Take a moment to think about the ballpark prices of alcohol. Do you know how much a bottle of Meiomi Pinot Noir should cost? A handle of Ketel One Vodka? A 12 pack of Coors Light? Were your answers around $20, $40, and $10?
Now, how much should a bottle of Ideology Chardonnay cost? You probably have no idea. You've probably never heard of it. Or better yet, your customers have never heard of it. This 2014 Chardonnay from Napa Valley, with beautiful packaging, is available in your store only. Your customers can't go compare the price of this wine at Costco, or Target, or Walmart. So you add a 50% margin, retail it for $20 a bottle, and sell out in two weeks.
Ladies and gentlemen, welcome to blind price wines.
Here's a mind-blowing statistic: the average supermarket carries 5 products per category, except in the wine category, where supermarkets carry roughly 900 different products. Let that sink in for a moment; a consumer who wants to purchase eggs has five options, but a consumer wanting to purchase wine must choose from nearly one thousand different options.
"...Research now shows that there can be too much choice; when there is, consumers are less likely to buy anything at all, and if they do buy, they are less satisfied with their selection."
- Barry Schwartz, Harvard Business Review
Since delighting customers should be the number one goal of every retailer, it may be time to re-evaluate your wine section. Here are the 10 things retailers should keep in mind when buying wholesale wine.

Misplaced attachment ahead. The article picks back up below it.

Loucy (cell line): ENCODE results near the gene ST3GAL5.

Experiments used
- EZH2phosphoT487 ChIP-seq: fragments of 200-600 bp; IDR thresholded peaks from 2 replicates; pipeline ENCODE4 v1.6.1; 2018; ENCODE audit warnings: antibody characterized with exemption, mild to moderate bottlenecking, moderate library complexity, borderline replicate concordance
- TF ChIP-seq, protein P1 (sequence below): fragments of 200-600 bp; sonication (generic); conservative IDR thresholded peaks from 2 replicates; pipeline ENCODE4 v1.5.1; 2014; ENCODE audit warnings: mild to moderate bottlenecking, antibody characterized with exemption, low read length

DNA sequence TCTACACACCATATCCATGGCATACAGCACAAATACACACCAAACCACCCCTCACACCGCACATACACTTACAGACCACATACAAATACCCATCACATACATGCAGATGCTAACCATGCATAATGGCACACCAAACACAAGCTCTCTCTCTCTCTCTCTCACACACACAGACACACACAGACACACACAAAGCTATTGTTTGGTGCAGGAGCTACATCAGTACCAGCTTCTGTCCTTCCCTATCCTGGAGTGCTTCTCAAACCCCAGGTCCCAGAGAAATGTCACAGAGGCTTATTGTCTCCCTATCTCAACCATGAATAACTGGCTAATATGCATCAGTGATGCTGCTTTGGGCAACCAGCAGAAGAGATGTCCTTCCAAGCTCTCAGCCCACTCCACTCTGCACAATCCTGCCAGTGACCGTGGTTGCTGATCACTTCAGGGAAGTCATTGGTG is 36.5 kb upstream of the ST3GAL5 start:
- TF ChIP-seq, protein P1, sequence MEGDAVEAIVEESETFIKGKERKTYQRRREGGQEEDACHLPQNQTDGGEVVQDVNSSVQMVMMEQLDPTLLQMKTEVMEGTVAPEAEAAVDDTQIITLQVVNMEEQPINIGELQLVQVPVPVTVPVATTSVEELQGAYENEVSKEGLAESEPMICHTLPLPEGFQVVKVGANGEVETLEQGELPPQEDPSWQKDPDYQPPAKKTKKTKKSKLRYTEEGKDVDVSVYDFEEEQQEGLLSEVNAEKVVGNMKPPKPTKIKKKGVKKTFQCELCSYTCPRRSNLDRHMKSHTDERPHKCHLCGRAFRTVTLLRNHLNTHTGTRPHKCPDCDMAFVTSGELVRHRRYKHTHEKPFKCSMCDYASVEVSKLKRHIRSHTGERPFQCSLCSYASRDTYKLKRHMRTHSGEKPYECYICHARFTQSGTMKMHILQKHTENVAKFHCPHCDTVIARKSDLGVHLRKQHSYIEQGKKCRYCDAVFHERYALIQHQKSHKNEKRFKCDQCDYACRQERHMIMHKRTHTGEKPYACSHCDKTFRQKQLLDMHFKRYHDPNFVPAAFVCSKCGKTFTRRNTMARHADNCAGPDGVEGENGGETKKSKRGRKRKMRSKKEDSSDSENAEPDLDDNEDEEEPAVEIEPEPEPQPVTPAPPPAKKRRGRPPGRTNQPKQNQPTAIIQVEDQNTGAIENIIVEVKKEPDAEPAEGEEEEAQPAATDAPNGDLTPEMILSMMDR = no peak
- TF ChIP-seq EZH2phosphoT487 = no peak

The retail landscape is rapidly evolving as more consumers seek new and convenient ways to make purchases. On the other hand, how most retailers buy wholesale wine hasn't changed since 1933...until recently.
2017 was all about Direct-to-Consumer sales, but 2018 is about Direct-to-Trade (DTT). Unlike DTC, Direct-to-Trade sales still operate within the highly regulated Three-tier System. But DTT isn't your everyday approach to wholesale; it gives Buyers and Sellers much more freedom. So, what exactly is 'Direct-to-Trade'?
If you've followed the alcohol industry for any length of time, you know that large distributors are continuing to consolidate every year. In the past, consolidations led to small producers getting dropped, independent retailers having less diversity to choose from, and consumers becoming frustrated by the lack of options. Now, for the first time in history, the little guys have reason to be hopeful.